Are Cream Crackers Healthy? A Deep Dive into Their Nutritional Profile

When it comes to snacks like cream crackers, the big question is: Are they good for you, or are they another “bad” food to avoid? As a parent, I’m all about finding snacks that are not just tasty but also healthy, especially for my toddler. So, I decided to dig deep into the world of cream crackers to find out. Trust me, the findings might make you rethink that bread vs. crackers debate you have every time you’re at the grocery store. Ready to crack the code on cream crackers? Let’s dive in.

Photo credit: Mx. Granger, CC0, via Wikimedia Commons

Cream Crackers Ingredients

Diving into the list of ingredients in cream crackers, you’d notice it’s a relatively straightforward lineup: Wheat Flour, Calcium, Iron, Niacin, Thiamin, Vegetable Oil (Palm), Salt, Raising Agent (Sodium Bicarbonate), and Yeast.

No bells or whistles here, but one ingredient might catch your eye—palm oil. Some individuals prefer to avoid palm oil due to its environmental impact, such as deforestation and harm to wildlife.

What’s more, these crackers come with zero added sugar and are egg-free. They’re mostly made of white processed flour, which, let’s be honest, isn’t a nutritional powerhouse. But we’ll get into the nitty-gritty of nutritional values in the following section.

What’s in a Name?

By now, you might be wondering: “Why the word ‘cream’ in cream crackers when there’s no cream in them?” A fair question! The term ‘cream’ in cream crackers doesn’t refer to the dairy product but is thought to come from the “creaming” method used during production.

Cream Crackers Nutrition

Let’s delve into the nutritional aspects of cream crackers. For this analysis, we’re focusing on Jacobs Cream Crackers, the leading brand in this category. Keep in mind that many supermarkets also offer similar options in terms of nutritional content.

General Nutritional Information

Each 8g cracker from Jacobs provides 35 calories, 1.1g of fat, 5.4g of carbs, 0.2g of fibre, 0.8g of protein, and 0.1g of salt. These details can be useful if you like to keep track of your dietary intake.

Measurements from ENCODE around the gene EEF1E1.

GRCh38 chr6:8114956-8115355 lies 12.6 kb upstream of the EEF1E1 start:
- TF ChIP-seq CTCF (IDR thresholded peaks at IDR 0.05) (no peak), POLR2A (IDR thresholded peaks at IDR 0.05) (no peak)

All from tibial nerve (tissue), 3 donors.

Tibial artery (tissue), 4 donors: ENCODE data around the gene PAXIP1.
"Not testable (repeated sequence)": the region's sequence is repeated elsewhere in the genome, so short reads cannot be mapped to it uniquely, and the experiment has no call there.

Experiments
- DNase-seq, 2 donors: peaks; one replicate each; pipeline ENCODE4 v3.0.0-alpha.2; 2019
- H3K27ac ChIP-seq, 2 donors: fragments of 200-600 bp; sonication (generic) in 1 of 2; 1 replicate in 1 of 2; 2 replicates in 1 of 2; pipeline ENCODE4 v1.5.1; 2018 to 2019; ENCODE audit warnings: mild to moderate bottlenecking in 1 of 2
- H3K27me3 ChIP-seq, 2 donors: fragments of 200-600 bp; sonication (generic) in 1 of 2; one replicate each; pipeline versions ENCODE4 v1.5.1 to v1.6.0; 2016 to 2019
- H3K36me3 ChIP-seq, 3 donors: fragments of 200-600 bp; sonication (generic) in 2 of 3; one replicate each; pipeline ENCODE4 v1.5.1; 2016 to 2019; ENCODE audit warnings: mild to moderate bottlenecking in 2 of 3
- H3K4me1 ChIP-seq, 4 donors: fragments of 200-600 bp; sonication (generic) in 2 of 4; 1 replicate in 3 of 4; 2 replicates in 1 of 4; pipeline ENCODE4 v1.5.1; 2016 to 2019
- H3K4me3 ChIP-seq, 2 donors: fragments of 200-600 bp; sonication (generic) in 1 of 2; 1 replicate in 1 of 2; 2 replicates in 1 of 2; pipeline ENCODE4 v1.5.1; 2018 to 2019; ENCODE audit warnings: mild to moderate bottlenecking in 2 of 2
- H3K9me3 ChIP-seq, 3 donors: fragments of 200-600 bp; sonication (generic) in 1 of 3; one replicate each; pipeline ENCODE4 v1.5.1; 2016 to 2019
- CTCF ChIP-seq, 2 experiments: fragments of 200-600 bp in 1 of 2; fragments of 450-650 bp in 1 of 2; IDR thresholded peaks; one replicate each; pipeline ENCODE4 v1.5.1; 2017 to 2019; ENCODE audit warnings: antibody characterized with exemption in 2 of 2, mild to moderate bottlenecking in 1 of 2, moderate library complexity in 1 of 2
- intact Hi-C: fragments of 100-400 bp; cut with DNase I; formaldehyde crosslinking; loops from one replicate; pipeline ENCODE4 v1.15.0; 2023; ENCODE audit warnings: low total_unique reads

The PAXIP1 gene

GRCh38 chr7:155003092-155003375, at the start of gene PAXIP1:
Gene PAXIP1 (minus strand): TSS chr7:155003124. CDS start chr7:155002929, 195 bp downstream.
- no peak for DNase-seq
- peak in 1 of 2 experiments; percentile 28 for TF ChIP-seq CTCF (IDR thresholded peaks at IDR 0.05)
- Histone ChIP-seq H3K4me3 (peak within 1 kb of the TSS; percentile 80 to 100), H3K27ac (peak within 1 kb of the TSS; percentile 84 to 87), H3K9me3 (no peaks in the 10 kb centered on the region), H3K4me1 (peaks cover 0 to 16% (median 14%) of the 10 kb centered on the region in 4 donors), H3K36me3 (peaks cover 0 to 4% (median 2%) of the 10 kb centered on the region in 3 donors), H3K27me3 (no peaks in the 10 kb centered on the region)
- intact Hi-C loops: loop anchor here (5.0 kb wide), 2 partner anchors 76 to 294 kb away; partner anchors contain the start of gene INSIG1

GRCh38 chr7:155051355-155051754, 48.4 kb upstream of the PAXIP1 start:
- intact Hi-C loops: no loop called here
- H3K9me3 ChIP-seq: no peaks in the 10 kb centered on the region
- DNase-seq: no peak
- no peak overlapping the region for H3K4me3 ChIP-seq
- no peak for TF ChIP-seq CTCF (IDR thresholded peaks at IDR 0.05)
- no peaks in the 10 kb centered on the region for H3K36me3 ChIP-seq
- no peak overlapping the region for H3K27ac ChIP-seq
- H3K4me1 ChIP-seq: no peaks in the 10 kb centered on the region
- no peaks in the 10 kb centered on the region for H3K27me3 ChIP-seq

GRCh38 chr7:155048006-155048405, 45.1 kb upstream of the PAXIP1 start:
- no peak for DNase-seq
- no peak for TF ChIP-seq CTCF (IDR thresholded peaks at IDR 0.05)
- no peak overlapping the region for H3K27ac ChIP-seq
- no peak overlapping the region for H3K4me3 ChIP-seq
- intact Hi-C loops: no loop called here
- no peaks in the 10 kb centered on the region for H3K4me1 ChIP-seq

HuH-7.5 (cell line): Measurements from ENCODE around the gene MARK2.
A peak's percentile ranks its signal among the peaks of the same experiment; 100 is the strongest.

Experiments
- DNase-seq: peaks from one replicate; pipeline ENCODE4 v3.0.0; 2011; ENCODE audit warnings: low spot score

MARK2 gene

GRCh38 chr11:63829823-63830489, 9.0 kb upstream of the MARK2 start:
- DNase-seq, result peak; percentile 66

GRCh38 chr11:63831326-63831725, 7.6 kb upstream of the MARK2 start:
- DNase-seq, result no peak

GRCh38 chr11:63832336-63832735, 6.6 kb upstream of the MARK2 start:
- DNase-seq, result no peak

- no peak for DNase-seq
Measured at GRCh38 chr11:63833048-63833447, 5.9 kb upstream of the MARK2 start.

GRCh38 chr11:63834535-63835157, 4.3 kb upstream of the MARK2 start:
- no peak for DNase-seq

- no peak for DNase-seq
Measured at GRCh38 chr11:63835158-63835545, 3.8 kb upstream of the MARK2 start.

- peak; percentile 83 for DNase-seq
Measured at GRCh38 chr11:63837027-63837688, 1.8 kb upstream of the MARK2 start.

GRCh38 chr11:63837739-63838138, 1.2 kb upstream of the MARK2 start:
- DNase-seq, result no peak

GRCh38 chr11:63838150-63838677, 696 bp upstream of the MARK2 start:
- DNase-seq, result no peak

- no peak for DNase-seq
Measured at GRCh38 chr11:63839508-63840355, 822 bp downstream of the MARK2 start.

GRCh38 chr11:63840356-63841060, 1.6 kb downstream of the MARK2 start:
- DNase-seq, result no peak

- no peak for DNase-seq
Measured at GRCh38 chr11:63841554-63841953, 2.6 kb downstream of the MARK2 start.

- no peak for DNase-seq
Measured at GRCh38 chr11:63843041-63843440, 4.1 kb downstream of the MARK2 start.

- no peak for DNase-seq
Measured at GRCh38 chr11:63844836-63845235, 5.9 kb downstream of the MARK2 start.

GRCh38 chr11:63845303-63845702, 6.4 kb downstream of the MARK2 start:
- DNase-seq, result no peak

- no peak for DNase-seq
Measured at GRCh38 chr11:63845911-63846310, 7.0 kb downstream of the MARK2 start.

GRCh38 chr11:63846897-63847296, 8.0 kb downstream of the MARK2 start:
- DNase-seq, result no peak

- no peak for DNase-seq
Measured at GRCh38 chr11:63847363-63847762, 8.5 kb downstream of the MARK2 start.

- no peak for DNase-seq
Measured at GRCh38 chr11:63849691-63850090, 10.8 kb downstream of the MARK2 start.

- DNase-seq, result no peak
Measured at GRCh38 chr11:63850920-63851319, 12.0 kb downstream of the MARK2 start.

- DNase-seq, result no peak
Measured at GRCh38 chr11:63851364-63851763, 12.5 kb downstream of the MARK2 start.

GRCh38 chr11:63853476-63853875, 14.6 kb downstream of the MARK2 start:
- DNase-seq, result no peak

A single cracker contains 35 calories. If you enjoy four of them, you’re looking at 140 calories. To put that in perspective, a slice of white bread typically contains around 80-100 calories. Adding cheese or butter? Keep in mind that a slice of cheese could add about 100 calories, and a teaspoon of butter around 36 calories.


A single cracker has 5.4g of carbs. Eating four would give you 21.6g of carbs. They’re not low-carb, so if you’re on a restricted carb diet, you may want to consider other options.


Cream crackers contain 0.2g of fibre per cracker. They are low in fibre, so if you’re looking to increase your fibre intake, you’ll need to look elsewhere.

Salt Content

Each cracker has 0.1g of salt. While not excessively salty, it’s something to consider if you’re monitoring your sodium intake.

Is Choosing Cream Crackers a Healthy Option?

Based on our nutritional analysis, the verdict on cream crackers is a bit mixed. They’re relatively low in calories and lack added sugar, which are points in their favor. However, they don’t offer much in terms of essential nutrients like fibre or protein.

Cream crackers have a moderate carb content and are low in fibre, making them less ideal for those who are looking to increase their fibre intake. The presence of palm oil could also be a point of concern for some individuals.

From a personal standpoint, I find cream crackers to be a basic, almost bland snack that isn’t too salty, which can be a good thing. They’re not particularly filling on their own, so I often pair them with other foods.

Overall, while they’re not the most nutritious option out there, they aren’t the worst either. Enjoying them in moderation as part of a balanced diet seems like a reasonable approach. But if you’re on the hunt for a more nutrient-dense snack, there are better options to explore.